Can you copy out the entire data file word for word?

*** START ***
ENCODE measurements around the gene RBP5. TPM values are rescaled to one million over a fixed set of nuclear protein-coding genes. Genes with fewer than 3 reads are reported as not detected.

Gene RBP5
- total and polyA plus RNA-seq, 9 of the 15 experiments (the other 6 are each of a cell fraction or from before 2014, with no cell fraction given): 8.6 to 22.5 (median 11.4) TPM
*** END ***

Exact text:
ENCODE measurements around the gene RBP5. TPM values are rescaled to one million over a fixed set of nuclear protein-coding genes. Genes with fewer than 3 reads are reported as not detected.

Gene RBP5
- total and polyA plus RNA-seq, 9 of the 15 experiments (the other 6 are each of a cell fraction or from before 2014, with no cell fraction given): 8.6 to 22.5 (median 11.4) TPM